Keller schools restore free bus rides for many students
11/12/2012 11:05 PM
11/13/2012 7:39 AM
KELLER -- Starting with the spring semester, many Keller school district students won't have to pay to ride buses.
Trustees voted unanimously Monday night to restore free bus service for those who live more than 2 miles from school. A less expensive pay-to-ride option for those who live closer to their campuses will be offered where space is available.
"I'm just so glad we're reinstating our bus service," Trustee Brad Schofield said.
More kids riding buses will improve student safety and relieve some of the traffic congestion around campuses, Schofield said.
Officials cut regular bus transportation before the 2011-12 school year, part of more than $26 million in budget reductions after district voters said no to raising property taxes and the state Legislature cut funding.
Superintendent Randy Reid said officials decided to propose restoring free bus service after paid ridership declined and funding from the state for special education bus routes also went down. School districts are required to provide special education routes free of charge.
This year, fewer than 4,000 students paid to ride buses, down from 6,000 who rode regular free routes in 2010-11.
Reid said the new transportation system would not look exactly like it did before pay-for-ride. Officials reduced the number of stops and routes to save money. While administrators expect to add routes, they do not plan to have as many as they did before the pay system. In 2010, Keller had 66 routes; this fall, there were about half that many.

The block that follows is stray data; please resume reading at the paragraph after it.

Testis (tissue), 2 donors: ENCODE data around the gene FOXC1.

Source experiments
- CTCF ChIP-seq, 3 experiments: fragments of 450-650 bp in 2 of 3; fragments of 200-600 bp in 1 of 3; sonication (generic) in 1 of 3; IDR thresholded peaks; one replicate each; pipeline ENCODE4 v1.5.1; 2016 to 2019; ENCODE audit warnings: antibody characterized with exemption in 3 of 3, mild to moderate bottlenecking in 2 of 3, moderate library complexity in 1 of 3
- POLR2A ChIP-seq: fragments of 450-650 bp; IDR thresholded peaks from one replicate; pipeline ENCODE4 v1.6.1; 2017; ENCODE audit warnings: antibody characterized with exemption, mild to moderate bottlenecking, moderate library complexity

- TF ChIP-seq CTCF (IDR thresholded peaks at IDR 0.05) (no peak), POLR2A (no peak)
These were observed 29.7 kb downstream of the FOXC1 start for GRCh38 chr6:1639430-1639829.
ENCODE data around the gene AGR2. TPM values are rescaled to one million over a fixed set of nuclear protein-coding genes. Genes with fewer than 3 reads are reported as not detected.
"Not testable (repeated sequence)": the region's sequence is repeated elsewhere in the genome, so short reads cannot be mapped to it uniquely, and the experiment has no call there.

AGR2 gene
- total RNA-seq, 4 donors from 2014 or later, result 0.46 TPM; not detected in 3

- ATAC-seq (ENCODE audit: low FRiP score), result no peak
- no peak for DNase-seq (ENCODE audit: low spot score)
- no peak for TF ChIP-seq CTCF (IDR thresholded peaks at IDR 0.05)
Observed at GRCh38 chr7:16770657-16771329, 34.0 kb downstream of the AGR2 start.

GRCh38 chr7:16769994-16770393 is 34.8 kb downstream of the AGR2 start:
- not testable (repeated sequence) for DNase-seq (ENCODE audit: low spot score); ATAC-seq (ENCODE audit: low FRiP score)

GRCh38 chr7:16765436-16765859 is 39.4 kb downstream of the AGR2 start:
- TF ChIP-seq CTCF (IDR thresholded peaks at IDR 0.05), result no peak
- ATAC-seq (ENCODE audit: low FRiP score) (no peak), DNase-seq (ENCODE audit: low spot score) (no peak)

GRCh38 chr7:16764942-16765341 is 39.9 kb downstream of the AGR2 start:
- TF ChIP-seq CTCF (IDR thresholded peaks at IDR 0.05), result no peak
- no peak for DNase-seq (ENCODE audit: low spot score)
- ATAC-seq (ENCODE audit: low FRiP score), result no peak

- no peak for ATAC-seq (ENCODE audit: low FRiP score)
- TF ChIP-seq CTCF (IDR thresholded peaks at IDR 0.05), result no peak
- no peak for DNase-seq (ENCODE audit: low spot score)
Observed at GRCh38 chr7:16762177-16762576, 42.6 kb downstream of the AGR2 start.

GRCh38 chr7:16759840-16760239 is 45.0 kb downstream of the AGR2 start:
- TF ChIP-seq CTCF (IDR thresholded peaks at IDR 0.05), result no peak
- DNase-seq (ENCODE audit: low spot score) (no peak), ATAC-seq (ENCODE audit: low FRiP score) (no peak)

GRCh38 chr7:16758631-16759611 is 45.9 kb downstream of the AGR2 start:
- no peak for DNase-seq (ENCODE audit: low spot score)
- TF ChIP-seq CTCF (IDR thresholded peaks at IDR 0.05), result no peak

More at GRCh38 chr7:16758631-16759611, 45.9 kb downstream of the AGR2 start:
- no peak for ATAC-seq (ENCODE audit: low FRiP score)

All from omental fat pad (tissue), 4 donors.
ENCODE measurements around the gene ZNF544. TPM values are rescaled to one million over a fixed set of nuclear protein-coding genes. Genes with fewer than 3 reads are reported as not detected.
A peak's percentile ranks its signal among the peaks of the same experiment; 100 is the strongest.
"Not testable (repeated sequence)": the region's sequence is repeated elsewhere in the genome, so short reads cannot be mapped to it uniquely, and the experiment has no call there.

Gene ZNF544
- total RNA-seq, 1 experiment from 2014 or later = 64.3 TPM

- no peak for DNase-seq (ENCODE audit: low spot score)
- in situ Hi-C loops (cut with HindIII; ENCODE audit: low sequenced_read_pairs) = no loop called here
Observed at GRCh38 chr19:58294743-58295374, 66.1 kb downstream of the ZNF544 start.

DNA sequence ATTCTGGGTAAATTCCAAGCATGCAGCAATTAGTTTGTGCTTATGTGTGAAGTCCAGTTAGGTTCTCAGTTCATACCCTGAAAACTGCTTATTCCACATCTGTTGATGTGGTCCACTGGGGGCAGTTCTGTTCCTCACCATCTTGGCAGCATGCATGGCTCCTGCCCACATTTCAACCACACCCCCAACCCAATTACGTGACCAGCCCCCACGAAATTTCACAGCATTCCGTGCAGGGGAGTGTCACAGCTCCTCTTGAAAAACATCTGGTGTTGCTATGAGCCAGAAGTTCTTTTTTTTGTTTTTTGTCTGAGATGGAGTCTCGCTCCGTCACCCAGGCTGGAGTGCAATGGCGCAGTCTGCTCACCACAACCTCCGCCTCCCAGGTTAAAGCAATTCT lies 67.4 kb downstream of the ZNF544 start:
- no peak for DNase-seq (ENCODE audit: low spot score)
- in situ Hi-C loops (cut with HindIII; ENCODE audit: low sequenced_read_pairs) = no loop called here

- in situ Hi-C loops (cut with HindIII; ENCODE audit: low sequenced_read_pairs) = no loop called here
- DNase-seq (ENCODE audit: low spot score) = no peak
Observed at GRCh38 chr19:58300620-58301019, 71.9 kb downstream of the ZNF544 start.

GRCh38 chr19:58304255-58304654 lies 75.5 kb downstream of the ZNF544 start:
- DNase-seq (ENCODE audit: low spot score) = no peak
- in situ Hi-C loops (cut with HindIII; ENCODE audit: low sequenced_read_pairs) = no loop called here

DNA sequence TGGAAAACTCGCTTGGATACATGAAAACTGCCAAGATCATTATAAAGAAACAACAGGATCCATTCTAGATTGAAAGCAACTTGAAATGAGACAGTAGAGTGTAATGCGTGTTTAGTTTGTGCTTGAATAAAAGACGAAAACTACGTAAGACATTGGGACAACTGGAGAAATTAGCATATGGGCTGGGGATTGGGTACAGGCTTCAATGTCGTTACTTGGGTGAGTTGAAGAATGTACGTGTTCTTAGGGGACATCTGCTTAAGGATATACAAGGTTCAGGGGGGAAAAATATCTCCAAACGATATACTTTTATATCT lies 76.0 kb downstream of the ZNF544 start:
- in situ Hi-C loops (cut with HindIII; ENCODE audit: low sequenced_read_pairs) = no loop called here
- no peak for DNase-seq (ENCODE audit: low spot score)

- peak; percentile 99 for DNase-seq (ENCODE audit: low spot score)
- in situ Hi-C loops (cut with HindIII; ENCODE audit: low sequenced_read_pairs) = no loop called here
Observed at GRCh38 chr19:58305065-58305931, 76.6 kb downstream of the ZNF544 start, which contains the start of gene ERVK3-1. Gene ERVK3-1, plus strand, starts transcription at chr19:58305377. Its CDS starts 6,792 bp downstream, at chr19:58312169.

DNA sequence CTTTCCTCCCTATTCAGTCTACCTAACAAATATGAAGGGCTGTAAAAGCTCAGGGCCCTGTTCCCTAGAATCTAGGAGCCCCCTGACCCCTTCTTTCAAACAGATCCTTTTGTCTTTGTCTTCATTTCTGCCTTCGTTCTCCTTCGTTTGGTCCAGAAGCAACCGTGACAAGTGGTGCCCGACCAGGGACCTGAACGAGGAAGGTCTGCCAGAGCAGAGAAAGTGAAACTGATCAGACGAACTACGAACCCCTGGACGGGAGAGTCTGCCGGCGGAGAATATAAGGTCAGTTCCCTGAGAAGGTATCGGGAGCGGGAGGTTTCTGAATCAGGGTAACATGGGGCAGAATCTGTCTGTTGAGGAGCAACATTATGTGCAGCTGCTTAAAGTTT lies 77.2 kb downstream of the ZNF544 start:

For the current semester, families are paying $175 per rider for the first two riders in a family and nothing for additional riders. Officials said parents who paid for the full year would be reimbursed for the second semester.
Where space is available, a pay-to-ride option inside the 2-mile radius will cost $75 per semester.
Board President Kevin Stevenson said, "We did what we did because at the time it was appropriate for the budget situation."
Charlene Fallis, a parent who was paying for students to ride to Timber Creek High School and Trinity Springs Middle School, said she was glad free bus service is coming back.
"I think it will be safer, especially with all the construction," Fallis said.
She was hoping that officials would add enough routes to alleviate crowded buses.
The system of free rides for students beyond 2 miles and a reduced rate for those within 2 miles will go into effect Jan. 23 with the start of the spring semester.
Trustees said they were happy to bring back free transportation for thousands of students.
"We're always about making sure we're doing the right thing for kids," Stevenson said. "And we'd like to make things easier for families, if it works out financially for the district."
Join the Discussion
Fort Worth Star-Telegram is pleased to provide this opportunity to share information, experiences and observations about what's in the news. Some of the comments may be reprinted elsewhere on the site or in the newspaper. We encourage lively, open debate on the issues of the day, and ask that you refrain from profanity, hate speech, personal comments and remarks that are off point. Thank you for taking the time to offer your thoughts.